ON APPEAL FROM THE UNITED STATES DISTRICT COURT FOR THE MIDDLE DISTRICT OF PENNSYLVANIA Misc. No. 80-00109
Before: ADAMS, ROSENN and HIGGINBOTHAM, Circuit Judges.
This appeal from a jury conviction and sentence for criminal contempt based on Robert McNabb's failure to comply with a bench warrant that was issued after McNabb ignored a subpoena duces tecum requiring his appearance before a federal grand jury raises several issues concerning the procedural law of criminal contempt. Appellant challenges the failure of the government to file an affidavit of purpose in support of its motion for a bench warrant or enforcement proceeding under 18 U.S.C. § 401. Further, he attacks the failure of the district court to consider the alternative of civil contempt before entertaining criminal contempt proceedings.
A federal grand jury in Harrisburg was investigating possible criminal conduct in connection with the bankruptcy of Global Realty Company, a corporation of which McNabb was a former president and principal shareholder. In the course of the proceedings, a subpoena for McNabb's appearance was issued in February 1980. Because McNabb could not be found, that subpoena was never served on him. On March 10, 1980, however, a subpoena duces tecum issued, commanding McNabb to appear before the grand jury on March 27. An FBI agent served this second subpoena on McNabb in Florida, on March 14.
The day before McNabb's required grand jury appearance, his counsel sought a continuance from the United States Attorney. Realizing that the grand jury term was ending and that there would be no grand jury meeting for another month, the United States Attorney refused any postponement. He further indicated that he would seek a bench warrant if McNabb failed to appear. McNabb did not appear. Consequently, on March 28, the district court, in response to the government's motion for a bench warrant for McNabb's arrest, issued the requested warrant pursuant to 18 U.S.C.§ 401. The United States Attorney notified McNabb's counsel of the bench warrant, and this information was then conveyed to McNabb.
That same day, March 28th, McNabb fled to North Carolina with his family and some bodyguards. Although McNabb refused to reveal his whereabouts, he called his counsel each day to inquire about receipt of the warrant. During this period McNabb also used two false names in several bank transactions. McNabb was finally arrested on June 4. At that point, the United States Attorney applied for criminal contempt proceedings based on McNabb's wilful failure to appear before the grand jury and his subsequent intentional concealment of his whereabouts. Taking account of these circumstances, and reasoning that because the grand jury had been dismissed McNabb would be unable to purge himself civilly, the district court issued an order to show cause why McNabb should not be held in criminal contempt.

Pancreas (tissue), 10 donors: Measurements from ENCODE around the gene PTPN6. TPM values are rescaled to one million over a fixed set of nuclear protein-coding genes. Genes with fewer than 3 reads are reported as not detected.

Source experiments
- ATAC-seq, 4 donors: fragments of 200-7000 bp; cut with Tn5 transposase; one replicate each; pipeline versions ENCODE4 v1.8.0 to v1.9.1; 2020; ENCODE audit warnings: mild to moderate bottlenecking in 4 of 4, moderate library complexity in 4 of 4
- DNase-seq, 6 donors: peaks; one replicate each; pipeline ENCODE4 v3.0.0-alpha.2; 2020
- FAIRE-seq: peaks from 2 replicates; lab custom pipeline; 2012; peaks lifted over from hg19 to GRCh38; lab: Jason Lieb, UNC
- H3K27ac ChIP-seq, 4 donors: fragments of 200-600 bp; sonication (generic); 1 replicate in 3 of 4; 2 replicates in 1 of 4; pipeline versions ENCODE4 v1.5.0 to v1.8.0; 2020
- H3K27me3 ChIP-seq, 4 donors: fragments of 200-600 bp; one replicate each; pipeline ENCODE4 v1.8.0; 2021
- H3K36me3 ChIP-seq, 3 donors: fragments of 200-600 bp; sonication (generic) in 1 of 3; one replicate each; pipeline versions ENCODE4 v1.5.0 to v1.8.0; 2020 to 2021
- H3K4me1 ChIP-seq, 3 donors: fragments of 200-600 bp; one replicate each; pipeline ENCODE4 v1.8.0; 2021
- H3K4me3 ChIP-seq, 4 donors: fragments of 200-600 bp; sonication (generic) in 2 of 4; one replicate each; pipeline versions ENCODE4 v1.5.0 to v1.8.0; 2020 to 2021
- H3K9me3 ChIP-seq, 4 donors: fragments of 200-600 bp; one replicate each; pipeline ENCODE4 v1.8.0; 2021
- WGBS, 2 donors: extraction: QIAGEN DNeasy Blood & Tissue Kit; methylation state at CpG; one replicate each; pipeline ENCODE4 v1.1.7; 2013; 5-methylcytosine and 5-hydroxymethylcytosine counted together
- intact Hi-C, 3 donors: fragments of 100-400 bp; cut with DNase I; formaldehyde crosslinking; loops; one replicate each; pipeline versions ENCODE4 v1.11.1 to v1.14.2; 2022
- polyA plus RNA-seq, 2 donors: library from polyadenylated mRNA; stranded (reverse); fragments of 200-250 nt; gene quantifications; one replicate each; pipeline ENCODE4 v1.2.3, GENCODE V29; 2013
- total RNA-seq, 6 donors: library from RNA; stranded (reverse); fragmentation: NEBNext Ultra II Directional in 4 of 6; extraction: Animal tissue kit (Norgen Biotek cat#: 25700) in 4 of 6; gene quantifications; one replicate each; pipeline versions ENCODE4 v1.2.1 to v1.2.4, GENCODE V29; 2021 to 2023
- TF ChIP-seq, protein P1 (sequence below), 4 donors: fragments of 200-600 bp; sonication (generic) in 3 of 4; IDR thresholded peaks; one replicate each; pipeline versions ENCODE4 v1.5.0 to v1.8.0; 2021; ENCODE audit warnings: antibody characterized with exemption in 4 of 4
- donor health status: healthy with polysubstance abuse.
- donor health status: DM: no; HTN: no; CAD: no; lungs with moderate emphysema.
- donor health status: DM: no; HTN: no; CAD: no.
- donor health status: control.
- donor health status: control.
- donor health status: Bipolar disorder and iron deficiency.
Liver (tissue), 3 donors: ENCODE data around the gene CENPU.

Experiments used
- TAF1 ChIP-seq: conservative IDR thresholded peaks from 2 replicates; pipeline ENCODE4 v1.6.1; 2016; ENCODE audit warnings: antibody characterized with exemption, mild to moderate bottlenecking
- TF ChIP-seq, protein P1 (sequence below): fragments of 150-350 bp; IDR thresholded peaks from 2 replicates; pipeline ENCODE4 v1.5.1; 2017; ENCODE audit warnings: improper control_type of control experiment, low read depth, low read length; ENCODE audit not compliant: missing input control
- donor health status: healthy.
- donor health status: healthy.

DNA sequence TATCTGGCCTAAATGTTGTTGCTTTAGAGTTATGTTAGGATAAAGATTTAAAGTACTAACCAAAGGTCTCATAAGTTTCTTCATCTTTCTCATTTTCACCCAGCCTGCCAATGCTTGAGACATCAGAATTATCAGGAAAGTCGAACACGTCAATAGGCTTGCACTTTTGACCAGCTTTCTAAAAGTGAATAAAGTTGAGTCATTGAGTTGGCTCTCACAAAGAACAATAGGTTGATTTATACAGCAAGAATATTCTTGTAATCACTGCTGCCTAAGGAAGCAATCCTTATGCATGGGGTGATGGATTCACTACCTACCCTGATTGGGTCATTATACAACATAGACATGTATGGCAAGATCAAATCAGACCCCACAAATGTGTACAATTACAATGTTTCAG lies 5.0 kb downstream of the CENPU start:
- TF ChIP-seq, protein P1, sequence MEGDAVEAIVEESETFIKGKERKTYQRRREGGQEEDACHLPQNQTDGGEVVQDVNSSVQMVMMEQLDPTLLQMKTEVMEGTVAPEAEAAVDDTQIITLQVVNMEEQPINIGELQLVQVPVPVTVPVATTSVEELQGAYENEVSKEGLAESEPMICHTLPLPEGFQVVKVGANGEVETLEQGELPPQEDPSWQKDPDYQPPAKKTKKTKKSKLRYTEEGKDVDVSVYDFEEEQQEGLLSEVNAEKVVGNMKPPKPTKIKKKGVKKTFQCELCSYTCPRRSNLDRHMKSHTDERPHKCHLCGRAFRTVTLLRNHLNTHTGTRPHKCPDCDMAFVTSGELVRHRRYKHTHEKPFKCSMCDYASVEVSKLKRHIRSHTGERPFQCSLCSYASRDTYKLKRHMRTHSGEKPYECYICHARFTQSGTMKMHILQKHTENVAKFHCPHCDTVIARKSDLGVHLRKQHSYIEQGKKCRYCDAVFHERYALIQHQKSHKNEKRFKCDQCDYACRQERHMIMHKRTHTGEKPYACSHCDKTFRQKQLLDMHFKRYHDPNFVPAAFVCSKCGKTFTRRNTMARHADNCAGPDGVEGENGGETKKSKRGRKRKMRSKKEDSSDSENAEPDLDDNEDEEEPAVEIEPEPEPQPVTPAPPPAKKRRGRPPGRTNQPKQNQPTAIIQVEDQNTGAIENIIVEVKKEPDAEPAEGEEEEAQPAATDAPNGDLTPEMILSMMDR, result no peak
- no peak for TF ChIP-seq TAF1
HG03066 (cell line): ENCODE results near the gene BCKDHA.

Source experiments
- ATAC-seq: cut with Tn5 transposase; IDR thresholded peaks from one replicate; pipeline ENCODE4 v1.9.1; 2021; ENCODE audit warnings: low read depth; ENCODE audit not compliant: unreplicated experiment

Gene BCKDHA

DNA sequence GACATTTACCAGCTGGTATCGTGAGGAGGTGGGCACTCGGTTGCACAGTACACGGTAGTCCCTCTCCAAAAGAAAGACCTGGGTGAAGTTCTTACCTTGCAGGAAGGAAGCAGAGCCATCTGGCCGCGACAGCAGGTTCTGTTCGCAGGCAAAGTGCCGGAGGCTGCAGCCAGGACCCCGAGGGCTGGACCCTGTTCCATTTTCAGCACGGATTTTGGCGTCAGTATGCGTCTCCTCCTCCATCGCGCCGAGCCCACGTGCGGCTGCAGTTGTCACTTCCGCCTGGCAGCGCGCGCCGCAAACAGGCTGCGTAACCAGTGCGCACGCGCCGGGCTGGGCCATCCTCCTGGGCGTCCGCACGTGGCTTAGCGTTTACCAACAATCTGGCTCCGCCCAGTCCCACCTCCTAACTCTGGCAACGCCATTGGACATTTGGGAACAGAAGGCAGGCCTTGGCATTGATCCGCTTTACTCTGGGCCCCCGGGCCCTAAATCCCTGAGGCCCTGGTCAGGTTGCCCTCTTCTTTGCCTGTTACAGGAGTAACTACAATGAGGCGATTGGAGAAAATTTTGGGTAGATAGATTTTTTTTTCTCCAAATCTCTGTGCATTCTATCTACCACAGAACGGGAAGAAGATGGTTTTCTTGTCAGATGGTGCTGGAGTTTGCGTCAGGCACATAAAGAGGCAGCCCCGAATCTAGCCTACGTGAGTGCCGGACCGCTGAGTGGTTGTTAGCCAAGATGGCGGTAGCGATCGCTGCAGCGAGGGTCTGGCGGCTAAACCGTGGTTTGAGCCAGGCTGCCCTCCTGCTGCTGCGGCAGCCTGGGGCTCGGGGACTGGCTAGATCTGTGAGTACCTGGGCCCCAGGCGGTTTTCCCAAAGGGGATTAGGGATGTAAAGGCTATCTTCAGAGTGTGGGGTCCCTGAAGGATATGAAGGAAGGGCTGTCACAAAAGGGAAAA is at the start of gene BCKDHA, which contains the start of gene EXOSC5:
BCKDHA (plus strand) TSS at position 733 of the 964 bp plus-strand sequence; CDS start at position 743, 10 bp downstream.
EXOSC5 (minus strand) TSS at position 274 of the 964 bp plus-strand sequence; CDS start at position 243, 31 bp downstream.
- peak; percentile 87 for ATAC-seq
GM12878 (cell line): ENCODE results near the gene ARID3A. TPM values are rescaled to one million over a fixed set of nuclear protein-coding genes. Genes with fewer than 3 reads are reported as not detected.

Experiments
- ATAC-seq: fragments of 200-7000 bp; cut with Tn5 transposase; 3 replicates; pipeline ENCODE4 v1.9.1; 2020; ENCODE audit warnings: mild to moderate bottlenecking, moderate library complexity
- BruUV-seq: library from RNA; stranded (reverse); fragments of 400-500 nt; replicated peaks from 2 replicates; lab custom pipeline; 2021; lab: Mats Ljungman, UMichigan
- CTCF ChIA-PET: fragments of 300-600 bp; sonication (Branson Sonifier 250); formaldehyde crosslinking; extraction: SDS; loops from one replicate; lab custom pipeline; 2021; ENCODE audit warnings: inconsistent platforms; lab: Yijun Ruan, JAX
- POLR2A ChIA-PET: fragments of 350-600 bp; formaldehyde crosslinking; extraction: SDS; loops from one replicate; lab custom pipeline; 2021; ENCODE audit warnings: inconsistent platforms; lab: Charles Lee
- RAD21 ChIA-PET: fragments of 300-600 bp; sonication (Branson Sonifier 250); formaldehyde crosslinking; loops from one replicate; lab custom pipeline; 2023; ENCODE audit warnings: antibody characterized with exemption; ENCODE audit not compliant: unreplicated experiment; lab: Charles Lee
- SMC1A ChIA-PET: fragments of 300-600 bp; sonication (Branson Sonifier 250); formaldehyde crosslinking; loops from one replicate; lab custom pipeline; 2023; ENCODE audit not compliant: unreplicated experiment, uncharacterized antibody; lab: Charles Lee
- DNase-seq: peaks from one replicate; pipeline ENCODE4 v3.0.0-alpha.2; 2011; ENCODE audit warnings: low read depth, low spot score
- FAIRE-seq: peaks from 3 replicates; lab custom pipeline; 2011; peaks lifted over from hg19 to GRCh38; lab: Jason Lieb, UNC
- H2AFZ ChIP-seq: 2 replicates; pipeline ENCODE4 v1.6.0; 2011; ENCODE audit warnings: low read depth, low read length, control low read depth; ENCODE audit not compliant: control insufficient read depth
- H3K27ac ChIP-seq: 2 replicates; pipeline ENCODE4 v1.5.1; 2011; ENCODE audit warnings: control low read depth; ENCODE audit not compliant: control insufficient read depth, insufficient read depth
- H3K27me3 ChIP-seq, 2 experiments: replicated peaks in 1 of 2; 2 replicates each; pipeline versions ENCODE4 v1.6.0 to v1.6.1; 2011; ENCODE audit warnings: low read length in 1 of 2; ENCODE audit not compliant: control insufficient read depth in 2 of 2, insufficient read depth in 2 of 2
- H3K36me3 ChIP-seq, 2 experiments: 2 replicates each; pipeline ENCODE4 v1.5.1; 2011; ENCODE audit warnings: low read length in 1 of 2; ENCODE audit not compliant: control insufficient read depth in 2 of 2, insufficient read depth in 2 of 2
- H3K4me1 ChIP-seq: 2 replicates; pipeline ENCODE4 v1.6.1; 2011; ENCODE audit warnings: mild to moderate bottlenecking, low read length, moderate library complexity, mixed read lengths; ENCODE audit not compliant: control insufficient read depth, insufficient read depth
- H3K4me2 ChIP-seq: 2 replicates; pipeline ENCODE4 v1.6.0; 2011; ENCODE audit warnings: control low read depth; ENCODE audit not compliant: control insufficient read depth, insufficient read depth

McNabb was tried and convicted by a jury on the charge of criminal contempt. At trial, McNabb as well as government witnesses testified that McNabb had received threats against himself and his family both before and after issuanc of the subpoena. Although McNabb relied on these threats to justify his refusal to obey the subpoena, the district court, in ruling on a post-trial motion, found that McNabb
did not contact police for protection or school officials concerning the threats to his children. Indeed, McNabb told one of his bodyguards not to worry about it. Furthermore, none of the specific threats related directly to his appearance before the grand jury.
After denying the motion for a new trial or, in the alternative, in arrest of judgment, the district court sentenced McNabb to eight months in prison. He now appeals, and we affirm.
McNabb's principal assault on his criminal contempt conviction is based on a rule of this Court, known as the Schofield Rule, requiring the government to make a minimal showing of proper purpose before invoking the district court's powers to enforce obedience to a grand jury subpoena.The Schofield rule was adopted pursuant to the federal court's supervisory power over grand juries and over civil proceedings brought in the district court under 28 U.S.C. § 1826(a). Devised in the context of a witness who refused to furnish handwriting exemplars, fingerprints and photographs, the rule imposes a duty on the government "to make some preliminary showing by affidavit that each item is at least relevent to an investigation being conducted by the grand jury and properly within its jurisdiction, and is not sought primarily for another purpose." In re Grand Jury Proceedings (Schofield I ), 486 F.2d 85, 93 (3d Cir. 1973).
In demanding applicable of the Schofield affidavit requirement in the present case, McNabb seeks to make two unwarranted extensions. First, the Schofield case addressed the propriety of matters requested by the subpoena; it did not purport to encompass the appropriateness of an appearance before the grand jury. Second, the procedural safeguards fashioned in Schofield involved the factual showing which must be made before a district court adjudges a witness in ...